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Hard times won't stop the carnival

MASTER: Professor Black in his workshop

TIMES ARE tough but one thing is certain – cutting costs is not going to stop the Birmingham Carnival because it’s a dazzling extravaganza that has been part of the city’s cultural heritage for far too long.

These are the determined words of Ava Johnson, one of the stalwarts of Birmingham Carnival 2000 Ltd, who is now campaigning to get carnival back on the road for 2016 – and that means making plans now.

With so many austerity cutbacks, the biennial event has suffered the same brutal spending cuts as many other high profile celebrations in Birmingham, but no one on the carnival team is prepared to hang up their sequinned outfits and call it a day.

“We’re currently looking for sufficient funding to re-launch carnival and give it a charitable status,” explained Ava, who said this year’s event planned for August had to be scrapped through lack of finance.

Funding presents a challenge with the last carnival in 2013 costing £116,000 to stage the famous street parade from Handsworth’s Soho Road before arriving in Handsworth Park. Security alone cost £31,000, the electricity bill was £22,000 and the clearing up costs were £18,000.


And it’s already been well publicised that Birmingham City Council is no longer in a position to help out. A spokesperson said: “It is common knowledge that due to financial pressures, the council has withdrawn subsidies from community events, but will continue to support these events ‘in kind’ in the future with officer support.”

Ava added: “I’ve had so many people stop me and ask if Carnival will be on this year – it’s impossible but it’s made us all the more determined for next year. We intend to start by holding a street parade in October during Black History Month to raise awareness and attract potential sponsors.

PARTY HARD: Lord Mayor Mike Leddy enjoys a dancing lesson at the last carnival in 2013

“Traditionally carnival’s roots lie in Handsworth with its strong Caribbean links, but it’s always been a Birmingham event and I’d like to see a small parade held later this year in Broad Street right in the city centre as a taster for 2016.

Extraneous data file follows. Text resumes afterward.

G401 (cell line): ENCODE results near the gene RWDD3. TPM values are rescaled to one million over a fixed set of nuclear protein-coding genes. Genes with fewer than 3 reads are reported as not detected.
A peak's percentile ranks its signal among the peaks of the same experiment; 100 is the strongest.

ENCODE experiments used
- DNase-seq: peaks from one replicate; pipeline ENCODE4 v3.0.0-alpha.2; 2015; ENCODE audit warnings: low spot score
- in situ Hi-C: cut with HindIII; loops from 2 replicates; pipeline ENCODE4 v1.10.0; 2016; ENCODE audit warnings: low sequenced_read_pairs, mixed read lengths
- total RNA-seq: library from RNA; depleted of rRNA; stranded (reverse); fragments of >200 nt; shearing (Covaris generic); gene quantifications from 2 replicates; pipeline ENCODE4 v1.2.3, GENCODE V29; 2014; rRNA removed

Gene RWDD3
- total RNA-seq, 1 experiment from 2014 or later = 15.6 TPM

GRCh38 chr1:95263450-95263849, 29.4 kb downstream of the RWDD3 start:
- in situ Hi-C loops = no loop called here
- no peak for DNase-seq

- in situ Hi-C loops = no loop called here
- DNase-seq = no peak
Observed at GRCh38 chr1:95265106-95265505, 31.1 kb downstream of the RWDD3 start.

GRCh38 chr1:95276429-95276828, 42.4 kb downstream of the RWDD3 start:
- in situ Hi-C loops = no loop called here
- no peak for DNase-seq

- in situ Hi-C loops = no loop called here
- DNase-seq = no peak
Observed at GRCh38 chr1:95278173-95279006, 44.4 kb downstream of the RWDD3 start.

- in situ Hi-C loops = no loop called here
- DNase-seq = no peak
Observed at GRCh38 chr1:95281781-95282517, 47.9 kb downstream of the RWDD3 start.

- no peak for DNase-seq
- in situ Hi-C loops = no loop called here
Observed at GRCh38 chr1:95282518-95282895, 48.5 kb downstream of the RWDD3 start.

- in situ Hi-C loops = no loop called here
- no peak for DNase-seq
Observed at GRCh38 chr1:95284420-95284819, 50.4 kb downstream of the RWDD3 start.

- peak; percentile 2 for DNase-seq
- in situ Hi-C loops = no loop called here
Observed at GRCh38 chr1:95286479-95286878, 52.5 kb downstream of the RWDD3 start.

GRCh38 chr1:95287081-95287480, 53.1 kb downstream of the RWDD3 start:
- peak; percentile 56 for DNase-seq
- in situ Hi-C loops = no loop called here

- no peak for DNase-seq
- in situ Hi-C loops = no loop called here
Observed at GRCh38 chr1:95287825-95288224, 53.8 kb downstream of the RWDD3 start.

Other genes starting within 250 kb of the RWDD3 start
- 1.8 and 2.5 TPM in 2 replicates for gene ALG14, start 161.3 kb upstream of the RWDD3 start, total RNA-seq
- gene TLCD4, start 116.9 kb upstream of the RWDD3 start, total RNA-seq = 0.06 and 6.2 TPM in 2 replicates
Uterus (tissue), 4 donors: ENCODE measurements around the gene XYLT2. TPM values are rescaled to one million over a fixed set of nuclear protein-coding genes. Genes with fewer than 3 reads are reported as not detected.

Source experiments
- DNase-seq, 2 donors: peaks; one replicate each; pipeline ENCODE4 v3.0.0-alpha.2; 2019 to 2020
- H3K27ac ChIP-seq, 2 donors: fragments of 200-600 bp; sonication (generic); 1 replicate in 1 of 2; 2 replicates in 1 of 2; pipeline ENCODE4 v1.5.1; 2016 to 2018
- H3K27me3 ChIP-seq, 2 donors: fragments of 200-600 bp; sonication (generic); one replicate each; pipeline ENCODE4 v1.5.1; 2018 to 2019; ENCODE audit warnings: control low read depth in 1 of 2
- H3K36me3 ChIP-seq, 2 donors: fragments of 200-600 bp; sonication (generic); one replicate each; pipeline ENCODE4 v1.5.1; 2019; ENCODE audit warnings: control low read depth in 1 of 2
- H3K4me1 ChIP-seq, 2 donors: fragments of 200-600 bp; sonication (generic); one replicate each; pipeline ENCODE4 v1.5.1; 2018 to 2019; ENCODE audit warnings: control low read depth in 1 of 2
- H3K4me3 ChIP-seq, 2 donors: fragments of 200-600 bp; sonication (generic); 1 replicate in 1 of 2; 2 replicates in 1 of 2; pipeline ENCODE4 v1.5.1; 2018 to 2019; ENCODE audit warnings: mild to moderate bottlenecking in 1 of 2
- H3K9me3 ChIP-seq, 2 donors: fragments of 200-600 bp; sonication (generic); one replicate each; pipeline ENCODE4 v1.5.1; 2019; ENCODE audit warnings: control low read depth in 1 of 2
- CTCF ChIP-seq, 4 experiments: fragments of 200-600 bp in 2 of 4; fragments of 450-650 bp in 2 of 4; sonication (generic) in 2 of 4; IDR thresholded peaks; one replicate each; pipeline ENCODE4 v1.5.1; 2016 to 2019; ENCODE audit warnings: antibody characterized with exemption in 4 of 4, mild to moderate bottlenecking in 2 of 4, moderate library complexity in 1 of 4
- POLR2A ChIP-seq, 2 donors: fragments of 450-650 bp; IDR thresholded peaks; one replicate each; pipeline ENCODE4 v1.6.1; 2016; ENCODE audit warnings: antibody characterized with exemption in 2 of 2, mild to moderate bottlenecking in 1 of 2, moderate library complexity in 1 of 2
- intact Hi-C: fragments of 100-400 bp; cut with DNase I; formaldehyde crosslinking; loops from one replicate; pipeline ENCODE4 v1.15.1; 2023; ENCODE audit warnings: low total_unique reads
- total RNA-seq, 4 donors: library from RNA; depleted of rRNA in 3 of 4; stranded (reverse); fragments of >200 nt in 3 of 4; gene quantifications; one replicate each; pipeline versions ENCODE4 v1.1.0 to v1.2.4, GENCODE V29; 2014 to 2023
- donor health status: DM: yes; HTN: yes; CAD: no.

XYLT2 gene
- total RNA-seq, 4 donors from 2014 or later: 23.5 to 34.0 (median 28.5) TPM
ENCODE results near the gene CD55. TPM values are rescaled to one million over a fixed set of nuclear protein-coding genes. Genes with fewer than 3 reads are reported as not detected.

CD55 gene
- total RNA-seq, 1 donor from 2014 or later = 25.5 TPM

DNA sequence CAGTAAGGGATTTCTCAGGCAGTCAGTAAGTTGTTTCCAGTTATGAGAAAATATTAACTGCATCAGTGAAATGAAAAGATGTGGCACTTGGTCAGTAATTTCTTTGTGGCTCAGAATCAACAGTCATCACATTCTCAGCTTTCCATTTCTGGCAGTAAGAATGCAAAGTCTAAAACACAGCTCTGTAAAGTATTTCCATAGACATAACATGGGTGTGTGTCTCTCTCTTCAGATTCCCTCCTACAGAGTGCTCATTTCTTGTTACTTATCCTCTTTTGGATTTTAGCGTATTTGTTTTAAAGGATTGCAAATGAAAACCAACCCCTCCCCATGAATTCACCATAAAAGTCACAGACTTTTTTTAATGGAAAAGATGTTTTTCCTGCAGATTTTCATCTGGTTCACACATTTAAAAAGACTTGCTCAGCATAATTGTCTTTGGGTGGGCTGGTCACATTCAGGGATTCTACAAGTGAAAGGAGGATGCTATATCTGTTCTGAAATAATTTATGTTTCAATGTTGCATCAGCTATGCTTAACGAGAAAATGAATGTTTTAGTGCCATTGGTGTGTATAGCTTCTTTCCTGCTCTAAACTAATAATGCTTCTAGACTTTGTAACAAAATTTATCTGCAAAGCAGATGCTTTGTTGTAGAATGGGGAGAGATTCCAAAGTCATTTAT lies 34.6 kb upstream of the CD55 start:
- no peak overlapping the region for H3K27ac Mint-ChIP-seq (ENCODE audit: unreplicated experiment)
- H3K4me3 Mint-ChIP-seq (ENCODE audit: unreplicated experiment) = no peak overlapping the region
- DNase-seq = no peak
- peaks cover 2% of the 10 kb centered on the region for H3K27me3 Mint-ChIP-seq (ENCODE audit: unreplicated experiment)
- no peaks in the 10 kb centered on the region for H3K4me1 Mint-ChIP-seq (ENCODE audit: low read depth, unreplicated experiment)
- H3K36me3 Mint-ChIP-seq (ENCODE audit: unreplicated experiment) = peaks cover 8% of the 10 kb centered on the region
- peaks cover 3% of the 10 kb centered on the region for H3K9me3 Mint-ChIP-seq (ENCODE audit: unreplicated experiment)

“Birmingham is now much more of a global city than it was when African Caribbean people came here in the 1950s and I’d like to see that reflected in carnival – we need dancers from Eastern Europe and the Chinese community included in the street parade. We need to grow the carnival to be an event that reflects the Birmingham of today.”

Ava also feels it’s time that one of carnival’s legends – costume maker Professor Black, aka Arlton Browne, needs to be given the acclaim he deserves as an outstanding developer of carnival costumes from his workshop at Handsworth’s Oaklands Centre where he has made thousands of stunning carnival outfits since the 1980s.

“What Professor Black has given visually to carnival is priceless and we need to recognise all his hard work, given for free, by being able to display the incredibly beautiful costumes he has created over the decades,” added Ava.

“Over the years a procession of fashion students has learned at the feet of the master who has always been keen to support the next generation, so it would be good if some of those students could put something back by helping us to stage the celebration.”

Ava said: “It’s a mammoth task and if anyone wants to take carnival that would be fine by me! We need more young people to get involved, so I’m planning to make sure more schools, colleges and art and design faculties increase the interest of the coming generation.

“Carnival has always been part of Birmingham – it’s far too valuable to lose, so no – let’s not stop the carnival.”

Anyone who can offer help can contact Ava on 07732 236 631 or email:

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